Stephenson said her entire career has been devoted to public service.
“I see this job as a continuation of a decision I made early on to work at serving this community where I was born and raised,” she said. “What matters most to me about being a prosecutor is feeling like I’m able to make a real difference in people’s lives and contribute positively to my community, and that won’t change if I’m elected judge.”
Scalise and Stephenson both said they would use alternative or diversion programs when they could produce a better outcome in a case while still keeping offenders accountable for their actions.
“As circumstances warrant, these could include mandated restitution, payment of fines, community service, probation, victim impact panels, evaluation and assessment, substance abuse treatment and therapy,” Scalise said. “It is to our advantage to identify ‘high risk’ persons and try to intervene early with diversion programs and counseling services before they go too far in the wrong direction.”
Scalise said he’d also look at implementing DWI Court and enhanced probation programs to break the cycle of repeat offenders and better monitor and supervise those offenders.
Stephenson said she’s worked with Washington County Drug Court and Veterans Court as a deputy prosecutor and has seen their effectiveness first hand.
“I would like to see more drug and alcohol treatment available to those caught up in the criminal justice system. I would also like to see more access to mental health care,” Stephenson said. “This is not only helpful to the individual’s outcome, but it should also help reduce recidivism, which ultimately would save money for the system.”
Both candidates said they had to overcome adversity as children and have had to balance careers with raising families as adults.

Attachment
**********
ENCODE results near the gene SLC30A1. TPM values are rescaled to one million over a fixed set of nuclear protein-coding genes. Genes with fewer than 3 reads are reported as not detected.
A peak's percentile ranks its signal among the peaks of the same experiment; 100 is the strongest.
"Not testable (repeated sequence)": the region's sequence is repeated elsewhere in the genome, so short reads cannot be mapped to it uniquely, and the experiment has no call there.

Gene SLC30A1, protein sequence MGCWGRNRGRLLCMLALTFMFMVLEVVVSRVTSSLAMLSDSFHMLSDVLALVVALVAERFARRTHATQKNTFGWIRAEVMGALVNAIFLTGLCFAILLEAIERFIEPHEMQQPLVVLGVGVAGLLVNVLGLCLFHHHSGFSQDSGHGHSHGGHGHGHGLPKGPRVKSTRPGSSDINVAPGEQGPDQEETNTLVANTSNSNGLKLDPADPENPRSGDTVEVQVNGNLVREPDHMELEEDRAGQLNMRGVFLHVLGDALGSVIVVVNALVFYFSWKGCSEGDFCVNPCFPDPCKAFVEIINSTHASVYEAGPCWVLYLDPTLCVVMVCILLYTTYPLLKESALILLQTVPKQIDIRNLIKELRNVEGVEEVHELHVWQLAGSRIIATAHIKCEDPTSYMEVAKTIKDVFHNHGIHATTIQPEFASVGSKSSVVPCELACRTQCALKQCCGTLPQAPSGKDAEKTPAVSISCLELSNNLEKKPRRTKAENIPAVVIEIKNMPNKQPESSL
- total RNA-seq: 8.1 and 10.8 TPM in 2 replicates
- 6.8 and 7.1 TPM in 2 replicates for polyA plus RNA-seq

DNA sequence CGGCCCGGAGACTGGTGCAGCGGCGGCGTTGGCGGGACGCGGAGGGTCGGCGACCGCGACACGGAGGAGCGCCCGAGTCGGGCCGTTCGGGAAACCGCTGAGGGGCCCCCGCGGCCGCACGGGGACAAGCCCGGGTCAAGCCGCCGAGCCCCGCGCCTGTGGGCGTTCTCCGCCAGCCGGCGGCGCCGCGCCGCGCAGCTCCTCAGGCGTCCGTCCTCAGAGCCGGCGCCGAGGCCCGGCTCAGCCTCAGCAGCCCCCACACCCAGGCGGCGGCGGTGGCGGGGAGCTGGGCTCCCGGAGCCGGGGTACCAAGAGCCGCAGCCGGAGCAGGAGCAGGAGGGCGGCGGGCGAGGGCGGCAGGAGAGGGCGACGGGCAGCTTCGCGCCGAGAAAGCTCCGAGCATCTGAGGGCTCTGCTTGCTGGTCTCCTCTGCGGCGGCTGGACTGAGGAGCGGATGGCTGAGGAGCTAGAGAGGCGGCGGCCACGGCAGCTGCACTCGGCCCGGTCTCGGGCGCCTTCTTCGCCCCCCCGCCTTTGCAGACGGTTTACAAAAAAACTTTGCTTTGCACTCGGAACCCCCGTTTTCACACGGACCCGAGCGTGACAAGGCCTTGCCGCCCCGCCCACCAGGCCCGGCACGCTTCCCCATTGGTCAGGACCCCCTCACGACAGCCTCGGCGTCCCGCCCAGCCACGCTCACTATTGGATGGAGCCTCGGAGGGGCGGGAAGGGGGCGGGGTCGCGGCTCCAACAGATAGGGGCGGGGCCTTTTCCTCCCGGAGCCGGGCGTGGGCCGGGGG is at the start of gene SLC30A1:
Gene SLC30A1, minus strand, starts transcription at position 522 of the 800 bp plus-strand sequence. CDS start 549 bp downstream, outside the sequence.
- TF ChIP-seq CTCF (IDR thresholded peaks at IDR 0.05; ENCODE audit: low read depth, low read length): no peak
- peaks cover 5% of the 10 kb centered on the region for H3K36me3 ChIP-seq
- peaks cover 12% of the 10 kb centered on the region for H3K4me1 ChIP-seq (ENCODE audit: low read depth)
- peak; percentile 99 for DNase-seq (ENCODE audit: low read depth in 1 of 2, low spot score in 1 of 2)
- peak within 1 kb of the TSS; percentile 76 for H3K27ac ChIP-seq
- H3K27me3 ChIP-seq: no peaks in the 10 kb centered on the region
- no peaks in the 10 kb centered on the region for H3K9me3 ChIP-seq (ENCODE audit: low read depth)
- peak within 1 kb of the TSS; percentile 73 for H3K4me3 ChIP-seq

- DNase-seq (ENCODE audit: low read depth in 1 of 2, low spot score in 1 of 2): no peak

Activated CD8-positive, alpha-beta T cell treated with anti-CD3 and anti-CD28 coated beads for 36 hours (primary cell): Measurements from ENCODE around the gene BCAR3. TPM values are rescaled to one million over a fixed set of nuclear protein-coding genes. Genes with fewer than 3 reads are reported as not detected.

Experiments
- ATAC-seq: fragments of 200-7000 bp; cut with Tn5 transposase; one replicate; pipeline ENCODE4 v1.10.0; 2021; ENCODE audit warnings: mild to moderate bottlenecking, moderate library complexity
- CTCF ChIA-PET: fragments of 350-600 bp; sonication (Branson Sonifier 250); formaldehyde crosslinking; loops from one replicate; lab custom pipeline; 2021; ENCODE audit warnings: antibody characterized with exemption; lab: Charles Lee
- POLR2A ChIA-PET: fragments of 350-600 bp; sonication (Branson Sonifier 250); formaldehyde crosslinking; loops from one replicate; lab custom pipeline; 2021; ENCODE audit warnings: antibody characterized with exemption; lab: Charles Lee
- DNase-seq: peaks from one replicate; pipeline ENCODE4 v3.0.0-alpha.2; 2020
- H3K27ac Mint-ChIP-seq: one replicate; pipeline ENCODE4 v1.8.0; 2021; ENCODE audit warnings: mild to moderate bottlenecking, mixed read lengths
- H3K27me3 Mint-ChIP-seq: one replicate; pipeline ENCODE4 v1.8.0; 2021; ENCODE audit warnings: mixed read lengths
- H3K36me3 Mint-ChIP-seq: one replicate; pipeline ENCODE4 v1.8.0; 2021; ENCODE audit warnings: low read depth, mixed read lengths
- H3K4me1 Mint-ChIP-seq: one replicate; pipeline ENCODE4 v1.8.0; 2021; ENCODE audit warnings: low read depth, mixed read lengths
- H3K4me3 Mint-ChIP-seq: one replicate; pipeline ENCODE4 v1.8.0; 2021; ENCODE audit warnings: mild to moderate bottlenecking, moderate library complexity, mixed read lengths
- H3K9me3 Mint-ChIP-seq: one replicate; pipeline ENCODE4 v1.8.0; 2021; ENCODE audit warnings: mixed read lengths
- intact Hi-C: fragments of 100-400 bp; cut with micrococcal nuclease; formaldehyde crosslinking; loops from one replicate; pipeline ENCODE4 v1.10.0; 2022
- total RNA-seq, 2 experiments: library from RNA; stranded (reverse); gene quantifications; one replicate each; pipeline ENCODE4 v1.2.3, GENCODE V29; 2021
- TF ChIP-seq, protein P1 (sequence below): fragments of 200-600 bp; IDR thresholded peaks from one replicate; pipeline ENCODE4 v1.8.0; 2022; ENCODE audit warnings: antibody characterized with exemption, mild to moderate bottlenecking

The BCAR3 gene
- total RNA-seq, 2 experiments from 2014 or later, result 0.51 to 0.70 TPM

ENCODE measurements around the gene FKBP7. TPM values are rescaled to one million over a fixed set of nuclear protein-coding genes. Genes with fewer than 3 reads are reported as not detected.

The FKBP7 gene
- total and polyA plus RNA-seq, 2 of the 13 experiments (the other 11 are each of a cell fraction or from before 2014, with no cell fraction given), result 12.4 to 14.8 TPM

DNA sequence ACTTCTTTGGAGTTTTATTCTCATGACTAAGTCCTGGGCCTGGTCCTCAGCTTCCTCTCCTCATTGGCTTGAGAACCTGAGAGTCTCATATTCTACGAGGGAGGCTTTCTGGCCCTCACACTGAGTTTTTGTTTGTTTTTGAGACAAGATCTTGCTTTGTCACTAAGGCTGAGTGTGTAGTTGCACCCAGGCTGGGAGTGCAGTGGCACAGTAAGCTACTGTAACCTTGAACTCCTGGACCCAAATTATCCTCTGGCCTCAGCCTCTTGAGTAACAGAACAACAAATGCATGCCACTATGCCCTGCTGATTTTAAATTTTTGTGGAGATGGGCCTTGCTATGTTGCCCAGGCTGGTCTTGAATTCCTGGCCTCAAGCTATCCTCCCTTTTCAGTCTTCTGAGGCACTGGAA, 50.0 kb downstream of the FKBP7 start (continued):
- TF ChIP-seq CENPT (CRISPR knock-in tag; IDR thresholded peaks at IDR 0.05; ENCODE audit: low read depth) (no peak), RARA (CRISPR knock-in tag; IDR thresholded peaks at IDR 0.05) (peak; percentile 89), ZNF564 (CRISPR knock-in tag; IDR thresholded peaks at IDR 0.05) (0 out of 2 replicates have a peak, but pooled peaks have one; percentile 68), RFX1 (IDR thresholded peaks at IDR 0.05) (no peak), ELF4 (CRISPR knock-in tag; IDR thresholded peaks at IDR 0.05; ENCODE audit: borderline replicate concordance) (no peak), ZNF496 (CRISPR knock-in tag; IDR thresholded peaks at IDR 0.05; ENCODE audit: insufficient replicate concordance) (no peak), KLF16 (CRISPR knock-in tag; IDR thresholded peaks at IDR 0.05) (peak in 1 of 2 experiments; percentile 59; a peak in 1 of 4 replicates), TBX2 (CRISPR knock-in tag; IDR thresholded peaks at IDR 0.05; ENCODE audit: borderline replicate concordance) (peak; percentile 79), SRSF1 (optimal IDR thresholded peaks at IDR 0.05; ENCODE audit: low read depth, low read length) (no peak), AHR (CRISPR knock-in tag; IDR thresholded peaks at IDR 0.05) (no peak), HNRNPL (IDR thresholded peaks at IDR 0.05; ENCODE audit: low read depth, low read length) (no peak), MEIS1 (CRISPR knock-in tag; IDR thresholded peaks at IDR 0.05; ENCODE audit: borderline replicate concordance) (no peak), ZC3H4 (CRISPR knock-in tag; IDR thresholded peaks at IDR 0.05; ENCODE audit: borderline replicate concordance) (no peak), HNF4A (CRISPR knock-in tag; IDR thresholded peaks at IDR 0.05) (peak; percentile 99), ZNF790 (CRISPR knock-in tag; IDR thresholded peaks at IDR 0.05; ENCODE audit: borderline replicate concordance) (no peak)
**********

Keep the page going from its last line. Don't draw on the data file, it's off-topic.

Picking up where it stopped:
“I grew up, for at least some of my childhood, with a single mom. She worked hard at more than one job, went to nursing school and took care of me with no real family support,” Stephenson said. “I will never regret growing up with her as my earliest example of what hard work and determination look like. I think I have always had a strong work ethic and sense of responsibility because of that.”
Scalise said he had to start working early in life.
“My mother died when I was eight years old, and I grew up in a single parent household with an older brother and two older sisters,” he said. “I started in the labor force at age 10 delivering papers, mowing lawns and shoveling snow. I worked myself through school with factory and farm jobs and earned an undergraduate degree in engineering.”
Washington County is state District 2 and has four district judges who hold court in different parts of the county.
Three incumbent district judges faced no opponents this election cycle. They are Jeff Harper, Division 1, who holds court in Springdale, Johnson and Elm Springs; Graham Nations, Division 2, who holds court in Prairie Grove, Johnson, Farmington, Lincoln, Springdale and at the Washington County Detention Center; and Clinton “Casey” Jones, Division 3, who holds court in Greenland, West Fork, Elkins, Fayetteville and at the detention center.
District judges are paid $147,000 a year. Terms are four years.
The election is Nov. 3. Early voting starts Oct. 19. A voter may request an absentee ballot application by contacting the county clerk in the county where he’s registered to vote, according to the Arkansas Secretary of State website. Voters may download the application from the county websites.